I want to be the ITSM guru who never needs to write another resume. Ever.
I am not there yet, I admit, but it is my professional goal. Not to be rich. Not to pass the Service Strategy exam. Not even to understand what really makes up that nebulous ITIL V3 CMS.
You may wonder if it is because I hate HR types. Maybe, but I think I don’t really hate HR types. Actually I think HR is the most undervalued job in corporate America. HR has the largest impact on organizational performance, yet it is often an administrative job that collects time sheets and writes and distributes the formal HR manual that nobody reads.
I have a friend who I would trust implicitly for any ITSM engagement. He has it all. The certification. The theory. The practical experience. The communication skills. Practical tool knowledge. He plays a musical instrument. I know he is looking and I hope I can be the one to find him something.
I want to be known the way I know him. I won’t need a resume.
The resume is an anachronism. It is a two-page summary of a person’s professional life that warrants 10 seconds of a hiring manager’s life, in order to ascertain whether the applicant can spell correctly or pay for a professional resume preparation service.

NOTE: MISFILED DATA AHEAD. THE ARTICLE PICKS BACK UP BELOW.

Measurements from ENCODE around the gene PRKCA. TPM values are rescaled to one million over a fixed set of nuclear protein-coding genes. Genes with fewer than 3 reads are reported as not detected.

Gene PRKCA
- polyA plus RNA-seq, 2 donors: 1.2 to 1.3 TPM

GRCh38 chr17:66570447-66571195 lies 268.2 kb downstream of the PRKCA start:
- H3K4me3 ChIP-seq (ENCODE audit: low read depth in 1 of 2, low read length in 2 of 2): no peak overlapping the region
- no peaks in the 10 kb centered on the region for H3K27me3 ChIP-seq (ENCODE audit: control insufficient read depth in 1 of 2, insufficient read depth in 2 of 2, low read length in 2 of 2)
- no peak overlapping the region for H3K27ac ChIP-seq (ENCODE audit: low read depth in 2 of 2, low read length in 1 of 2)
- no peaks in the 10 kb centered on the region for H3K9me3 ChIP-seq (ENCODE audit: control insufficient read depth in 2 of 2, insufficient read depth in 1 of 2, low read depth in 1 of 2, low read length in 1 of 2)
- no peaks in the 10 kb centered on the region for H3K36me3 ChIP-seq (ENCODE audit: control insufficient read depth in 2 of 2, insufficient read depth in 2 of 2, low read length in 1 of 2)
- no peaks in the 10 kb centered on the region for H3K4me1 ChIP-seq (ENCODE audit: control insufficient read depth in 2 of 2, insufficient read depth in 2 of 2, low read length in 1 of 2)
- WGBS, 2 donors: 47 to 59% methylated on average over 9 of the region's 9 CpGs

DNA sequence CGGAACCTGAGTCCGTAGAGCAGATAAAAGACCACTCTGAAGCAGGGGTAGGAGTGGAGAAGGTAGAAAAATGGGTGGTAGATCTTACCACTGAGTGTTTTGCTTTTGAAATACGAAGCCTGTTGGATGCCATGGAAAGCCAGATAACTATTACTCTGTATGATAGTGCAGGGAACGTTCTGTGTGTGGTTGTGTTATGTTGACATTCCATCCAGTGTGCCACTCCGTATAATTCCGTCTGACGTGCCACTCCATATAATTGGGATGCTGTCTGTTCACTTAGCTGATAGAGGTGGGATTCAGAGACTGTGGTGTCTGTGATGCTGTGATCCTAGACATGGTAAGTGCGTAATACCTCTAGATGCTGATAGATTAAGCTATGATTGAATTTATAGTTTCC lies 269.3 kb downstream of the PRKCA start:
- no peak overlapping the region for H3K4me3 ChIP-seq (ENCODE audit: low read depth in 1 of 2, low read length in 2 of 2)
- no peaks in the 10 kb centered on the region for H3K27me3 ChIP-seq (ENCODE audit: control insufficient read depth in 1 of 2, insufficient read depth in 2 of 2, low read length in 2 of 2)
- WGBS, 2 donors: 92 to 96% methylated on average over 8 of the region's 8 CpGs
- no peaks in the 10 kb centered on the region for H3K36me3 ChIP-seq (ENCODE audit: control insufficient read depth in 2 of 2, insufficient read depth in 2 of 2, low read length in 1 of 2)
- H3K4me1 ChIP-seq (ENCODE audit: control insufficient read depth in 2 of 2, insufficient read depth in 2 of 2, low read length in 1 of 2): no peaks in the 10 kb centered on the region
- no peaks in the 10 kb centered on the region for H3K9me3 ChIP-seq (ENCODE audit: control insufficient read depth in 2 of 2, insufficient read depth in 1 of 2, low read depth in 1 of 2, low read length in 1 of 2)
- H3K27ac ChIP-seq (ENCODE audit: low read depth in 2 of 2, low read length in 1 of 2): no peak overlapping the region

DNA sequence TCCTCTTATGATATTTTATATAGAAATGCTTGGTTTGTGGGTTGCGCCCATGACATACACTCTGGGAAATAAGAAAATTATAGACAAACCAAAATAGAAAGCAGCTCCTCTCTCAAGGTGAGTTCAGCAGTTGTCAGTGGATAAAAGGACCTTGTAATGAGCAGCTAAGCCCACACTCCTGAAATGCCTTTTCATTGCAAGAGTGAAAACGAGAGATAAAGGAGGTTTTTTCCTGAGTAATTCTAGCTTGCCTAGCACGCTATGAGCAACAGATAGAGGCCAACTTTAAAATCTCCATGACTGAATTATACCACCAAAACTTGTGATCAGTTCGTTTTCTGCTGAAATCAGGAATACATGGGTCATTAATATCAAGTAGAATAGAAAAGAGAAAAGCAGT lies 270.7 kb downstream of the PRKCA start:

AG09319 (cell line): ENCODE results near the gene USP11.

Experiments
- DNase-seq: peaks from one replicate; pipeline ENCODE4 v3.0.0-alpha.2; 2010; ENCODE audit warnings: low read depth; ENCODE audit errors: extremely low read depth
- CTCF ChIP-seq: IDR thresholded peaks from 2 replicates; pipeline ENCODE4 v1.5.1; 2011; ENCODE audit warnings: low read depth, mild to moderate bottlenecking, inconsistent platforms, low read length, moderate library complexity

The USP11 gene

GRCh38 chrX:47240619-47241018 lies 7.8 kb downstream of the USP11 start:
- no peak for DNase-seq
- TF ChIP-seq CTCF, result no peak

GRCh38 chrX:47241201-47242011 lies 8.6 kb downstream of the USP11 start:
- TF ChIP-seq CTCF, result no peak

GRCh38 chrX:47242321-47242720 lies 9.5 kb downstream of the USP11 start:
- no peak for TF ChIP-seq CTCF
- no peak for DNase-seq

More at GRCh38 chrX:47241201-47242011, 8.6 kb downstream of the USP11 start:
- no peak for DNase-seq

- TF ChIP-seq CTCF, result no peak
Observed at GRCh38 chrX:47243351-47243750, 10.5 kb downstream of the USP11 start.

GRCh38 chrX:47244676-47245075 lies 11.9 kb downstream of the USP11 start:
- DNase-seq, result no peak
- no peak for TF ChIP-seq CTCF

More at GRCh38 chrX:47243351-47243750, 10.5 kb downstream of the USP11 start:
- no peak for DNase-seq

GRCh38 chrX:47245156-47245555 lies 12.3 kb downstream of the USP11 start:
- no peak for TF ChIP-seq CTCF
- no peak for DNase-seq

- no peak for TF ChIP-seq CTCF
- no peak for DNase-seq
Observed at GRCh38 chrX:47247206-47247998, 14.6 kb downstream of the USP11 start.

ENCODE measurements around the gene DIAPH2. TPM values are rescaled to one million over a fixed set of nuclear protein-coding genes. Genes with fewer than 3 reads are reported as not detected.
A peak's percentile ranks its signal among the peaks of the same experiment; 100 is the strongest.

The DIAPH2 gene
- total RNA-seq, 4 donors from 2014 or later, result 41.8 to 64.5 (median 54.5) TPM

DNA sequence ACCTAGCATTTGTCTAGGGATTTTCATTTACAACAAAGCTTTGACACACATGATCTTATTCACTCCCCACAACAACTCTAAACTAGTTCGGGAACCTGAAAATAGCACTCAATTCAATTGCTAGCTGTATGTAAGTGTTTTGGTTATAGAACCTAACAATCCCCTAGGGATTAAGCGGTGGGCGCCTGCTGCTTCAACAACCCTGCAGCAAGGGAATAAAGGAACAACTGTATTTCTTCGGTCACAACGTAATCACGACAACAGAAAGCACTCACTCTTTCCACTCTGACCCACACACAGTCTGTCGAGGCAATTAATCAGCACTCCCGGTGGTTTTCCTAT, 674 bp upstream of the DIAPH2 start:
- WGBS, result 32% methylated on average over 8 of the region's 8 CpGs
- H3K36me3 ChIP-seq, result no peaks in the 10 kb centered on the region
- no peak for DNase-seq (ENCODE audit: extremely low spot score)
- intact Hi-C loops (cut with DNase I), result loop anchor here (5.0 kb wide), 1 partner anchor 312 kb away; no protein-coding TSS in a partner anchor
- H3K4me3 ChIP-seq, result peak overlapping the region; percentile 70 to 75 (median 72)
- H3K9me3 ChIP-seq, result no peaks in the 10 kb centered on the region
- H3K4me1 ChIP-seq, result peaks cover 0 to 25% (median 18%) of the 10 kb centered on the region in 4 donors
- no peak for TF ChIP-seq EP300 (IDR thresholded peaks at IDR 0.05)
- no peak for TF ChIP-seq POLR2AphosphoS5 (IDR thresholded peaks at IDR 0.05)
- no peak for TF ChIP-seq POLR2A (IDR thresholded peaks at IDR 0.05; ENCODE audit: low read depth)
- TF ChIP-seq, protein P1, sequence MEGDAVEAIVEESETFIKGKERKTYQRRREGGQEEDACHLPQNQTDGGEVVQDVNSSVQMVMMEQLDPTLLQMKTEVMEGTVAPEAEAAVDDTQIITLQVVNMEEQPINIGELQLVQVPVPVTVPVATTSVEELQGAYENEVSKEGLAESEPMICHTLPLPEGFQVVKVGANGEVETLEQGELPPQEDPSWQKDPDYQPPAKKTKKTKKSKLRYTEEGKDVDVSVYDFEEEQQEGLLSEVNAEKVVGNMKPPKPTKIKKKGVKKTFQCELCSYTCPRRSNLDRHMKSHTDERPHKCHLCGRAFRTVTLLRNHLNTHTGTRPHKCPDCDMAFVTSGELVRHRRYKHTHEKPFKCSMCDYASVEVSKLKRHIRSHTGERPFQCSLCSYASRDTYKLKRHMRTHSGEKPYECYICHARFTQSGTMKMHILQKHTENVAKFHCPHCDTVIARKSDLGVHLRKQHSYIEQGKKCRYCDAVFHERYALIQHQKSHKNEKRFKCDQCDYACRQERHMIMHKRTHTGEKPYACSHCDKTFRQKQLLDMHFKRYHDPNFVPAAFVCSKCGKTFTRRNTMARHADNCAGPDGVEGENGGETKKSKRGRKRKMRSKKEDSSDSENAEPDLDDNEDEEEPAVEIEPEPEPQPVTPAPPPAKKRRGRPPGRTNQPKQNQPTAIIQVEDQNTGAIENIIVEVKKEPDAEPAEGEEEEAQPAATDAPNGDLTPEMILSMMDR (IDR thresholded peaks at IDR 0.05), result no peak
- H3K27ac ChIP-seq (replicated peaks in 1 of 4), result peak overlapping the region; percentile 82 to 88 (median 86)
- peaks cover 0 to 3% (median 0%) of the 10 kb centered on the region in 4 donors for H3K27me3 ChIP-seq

This is the pinnacle of our knowledge-worker economy? If so we are all doomed.
I heard somewhere that eighty percent of Americans lie on their resume. Maybe it was sixty percent. It doesn’t matter.
Knowledge workers need to move beyond this. The resume is a standard tool to describe commoditized products.
If your professional career has to be confined to a static resume, then you are competing with 100,000 other commodities around the world. You are a commodity, like pork bellies or light-sweet crude that costs less than bottled water.
I started this the other day. It isn’t finished yet, but I am calling it my Visual Resume. Publicly I am posting only a low-res portion of it. Email me and I will send you the fuller version of it.